Blazers face painful decision with Roy

Greg Jayne: Commentary

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PORTLAND — I wanted to write a column about . . . ow, I have a cramp . . .. the state of the Trail Blazers’ season.

You know, about how they’ve overcome . . . oops, stubbed my toe . . . a ridiculous number of injuries to make the playoffs.

About how Nate McMillan has done a great job of ... darn, paper cut ... keeping the team together through copious difficulties.

All of which would be pertinent after the Blazers gutted out a 103-95 win Monday over the Oklahoma City Thunder, a victory as satisfying in its elegance as its importance.

Because Portland played artistic basketball in the second half, rallying from an eight-point deficit and ensuring that it will avoid the Lakers in the first round of the playoffs.

And despite all that, I now am compelled to write in thanksgiving ... ugh, twisted an ankle ... of how the perils of sportswriting pale to those of being an NBA player. Because the Blazers apparently are cursed.

Portland pulled out Monday’s victory without the benefit of having Brandon Roy, who just happens to be a three-time All-Star and their leading scorer.

Roy suffered a torn meniscus in his right knee Sunday against the Lakers, making him the latest Blazer to suffer a serious injury this year and extending the list to the length of the Dead Sea Scrolls.

He officially is out for the final regular-season game, and is day-to-day for the playoffs.

In reality, the guess here is that he’s unlikely to play in the postseason. And maybe he shouldn’t.

Roy is headed for his third knee surgery. The right one was repaired during his junior year at the University of Washington. The left one was repaired in 2008. Now it’s the right one again.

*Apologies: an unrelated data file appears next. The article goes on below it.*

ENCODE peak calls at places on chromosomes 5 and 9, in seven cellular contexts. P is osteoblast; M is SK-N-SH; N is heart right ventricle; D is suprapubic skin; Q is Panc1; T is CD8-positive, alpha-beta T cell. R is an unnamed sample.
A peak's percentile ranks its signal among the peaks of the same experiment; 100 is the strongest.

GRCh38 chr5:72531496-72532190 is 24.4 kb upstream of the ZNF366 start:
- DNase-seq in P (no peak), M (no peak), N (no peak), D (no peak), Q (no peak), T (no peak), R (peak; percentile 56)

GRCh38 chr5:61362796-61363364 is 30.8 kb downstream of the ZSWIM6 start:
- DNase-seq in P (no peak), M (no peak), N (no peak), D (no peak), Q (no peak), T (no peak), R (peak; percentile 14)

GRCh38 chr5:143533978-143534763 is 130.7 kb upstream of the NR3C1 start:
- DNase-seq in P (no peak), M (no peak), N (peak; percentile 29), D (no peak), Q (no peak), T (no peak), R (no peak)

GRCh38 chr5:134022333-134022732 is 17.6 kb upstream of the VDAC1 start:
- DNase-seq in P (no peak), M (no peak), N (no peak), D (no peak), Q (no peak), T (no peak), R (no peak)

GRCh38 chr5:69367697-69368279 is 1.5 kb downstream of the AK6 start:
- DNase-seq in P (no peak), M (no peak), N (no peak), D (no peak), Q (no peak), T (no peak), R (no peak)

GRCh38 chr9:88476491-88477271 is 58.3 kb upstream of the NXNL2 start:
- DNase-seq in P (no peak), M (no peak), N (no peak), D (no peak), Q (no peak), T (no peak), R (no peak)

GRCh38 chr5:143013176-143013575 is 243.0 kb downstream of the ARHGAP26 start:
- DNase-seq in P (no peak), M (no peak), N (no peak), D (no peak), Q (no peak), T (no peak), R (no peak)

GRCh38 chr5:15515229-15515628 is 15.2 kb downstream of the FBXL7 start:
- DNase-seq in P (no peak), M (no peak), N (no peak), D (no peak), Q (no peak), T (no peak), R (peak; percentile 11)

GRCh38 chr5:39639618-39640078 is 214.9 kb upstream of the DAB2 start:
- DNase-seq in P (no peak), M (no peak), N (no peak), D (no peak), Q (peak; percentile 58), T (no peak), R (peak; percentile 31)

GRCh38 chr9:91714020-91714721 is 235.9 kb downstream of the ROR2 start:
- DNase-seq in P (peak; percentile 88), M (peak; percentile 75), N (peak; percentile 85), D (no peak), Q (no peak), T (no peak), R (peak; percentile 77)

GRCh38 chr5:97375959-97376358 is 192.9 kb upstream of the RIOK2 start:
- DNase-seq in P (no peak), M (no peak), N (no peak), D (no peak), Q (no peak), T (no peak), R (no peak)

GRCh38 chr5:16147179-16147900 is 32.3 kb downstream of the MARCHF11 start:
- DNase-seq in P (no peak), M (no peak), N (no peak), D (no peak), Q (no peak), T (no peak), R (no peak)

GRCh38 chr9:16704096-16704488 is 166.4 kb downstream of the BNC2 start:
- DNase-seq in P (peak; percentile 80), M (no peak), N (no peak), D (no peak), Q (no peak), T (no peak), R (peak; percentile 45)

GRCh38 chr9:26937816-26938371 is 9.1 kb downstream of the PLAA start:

During his four NBA seasons, he has missed 54 games.

And yet he is . . . ouch, pulled a muscle reaching for my wallet . . . the Blazers’ $82 million man.

That’s not a criticism; Portland was wise to sign Roy to a five-year max deal prior to this season. But it is an acknowledgement that the club is now forced to weigh short-term benefits against long-term goals.

What’s the best-case scenario if a diminished Roy plays in the postseason? Portland maybe pulls off an upset in the first round, builds some momentum, and pulls off a shocker in the second round to reach the conference finals.

That might be worth the risk of having Roy play. But if it happens, better beware of flying pigs.

The worst-case scenario if Roy plays is that the knee incurs more wear and tear, the kind that turns it into a chronic condition that hampers him throughout the remainder of his career. If this happens and the Blazers still lose in the first round, then the risk was not worth it.

I’m not saying what they should decide one way or another. Just pointing out the questions the front office and the coaching staff and Roy must weigh in deciding whether he’s going to play.

“It seemed like every few hours it got worse,” McMillan said about the day-long updates on Roy’s condition. “We’ll rest him and see how it goes.”

In the meantime, the Blazers can revel in a well-earned victory. One that demonstrated the kind of guts and toughness and moxie that can make a team a difficult out in the playoffs.

Portland was aggressive and relentless, and its 60 points in the paint told the story of the game. And that led to one inescapable conclusion: If a sportswriter tried to play like that, he’d blow out a hamstring.

Greg Jayne is Sports editor of The Columbian. He can be reached at 360-735-4531, or by e-mail atgreg.jayne@columbian.com. To read his blog, go to columbian.com/weblogs/GregJayne